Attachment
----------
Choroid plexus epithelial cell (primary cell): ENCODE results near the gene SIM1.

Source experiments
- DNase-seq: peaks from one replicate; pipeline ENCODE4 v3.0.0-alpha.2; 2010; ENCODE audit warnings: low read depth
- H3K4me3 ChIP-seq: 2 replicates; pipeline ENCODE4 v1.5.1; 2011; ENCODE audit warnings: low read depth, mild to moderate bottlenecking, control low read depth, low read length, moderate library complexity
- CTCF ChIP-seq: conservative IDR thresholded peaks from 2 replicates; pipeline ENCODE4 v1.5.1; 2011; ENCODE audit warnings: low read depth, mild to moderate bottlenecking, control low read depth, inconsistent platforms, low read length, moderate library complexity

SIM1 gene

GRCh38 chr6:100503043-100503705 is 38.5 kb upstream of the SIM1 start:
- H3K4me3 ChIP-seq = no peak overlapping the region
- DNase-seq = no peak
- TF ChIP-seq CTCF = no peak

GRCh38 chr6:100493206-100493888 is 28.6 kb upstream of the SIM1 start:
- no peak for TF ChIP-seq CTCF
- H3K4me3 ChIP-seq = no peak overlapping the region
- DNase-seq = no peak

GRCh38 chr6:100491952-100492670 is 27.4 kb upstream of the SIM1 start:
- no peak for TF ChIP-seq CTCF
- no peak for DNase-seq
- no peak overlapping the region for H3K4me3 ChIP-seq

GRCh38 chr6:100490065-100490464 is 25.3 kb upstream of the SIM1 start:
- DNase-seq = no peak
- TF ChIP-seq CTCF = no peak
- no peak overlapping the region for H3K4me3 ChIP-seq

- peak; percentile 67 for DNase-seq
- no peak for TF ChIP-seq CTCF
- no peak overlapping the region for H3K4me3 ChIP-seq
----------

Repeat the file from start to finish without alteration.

Choroid plexus epithelial cell (primary cell): ENCODE results near the gene SIM1.

Source experiments
- DNase-seq: peaks from one replicate; pipeline ENCODE4 v3.0.0-alpha.2; 2010; ENCODE audit warnings: low read depth
- H3K4me3 ChIP-seq: 2 replicates; pipeline ENCODE4 v1.5.1; 2011; ENCODE audit warnings: low read depth, mild to moderate bottlenecking, control low read depth, low read length, moderate library complexity
- CTCF ChIP-seq: conservative IDR thresholded peaks from 2 replicates; pipeline ENCODE4 v1.5.1; 2011; ENCODE audit warnings: low read depth, mild to moderate bottlenecking, control low read depth, inconsistent platforms, low read length, moderate library complexity

SIM1 gene

GRCh38 chr6:100503043-100503705 is 38.5 kb upstream of the SIM1 start:
- H3K4me3 ChIP-seq = no peak overlapping the region
- DNase-seq = no peak
- TF ChIP-seq CTCF = no peak

GRCh38 chr6:100493206-100493888 is 28.6 kb upstream of the SIM1 start:
- no peak for TF ChIP-seq CTCF
- H3K4me3 ChIP-seq = no peak overlapping the region
- DNase-seq = no peak

GRCh38 chr6:100491952-100492670 is 27.4 kb upstream of the SIM1 start:
- no peak for TF ChIP-seq CTCF
- no peak for DNase-seq
- no peak overlapping the region for H3K4me3 ChIP-seq

GRCh38 chr6:100490065-100490464 is 25.3 kb upstream of the SIM1 start:
- DNase-seq = no peak
- TF ChIP-seq CTCF = no peak
- no peak overlapping the region for H3K4me3 ChIP-seq

- peak; percentile 67 for DNase-seq
- no peak for TF ChIP-seq CTCF
- no peak overlapping the region for H3K4me3 ChIP-seq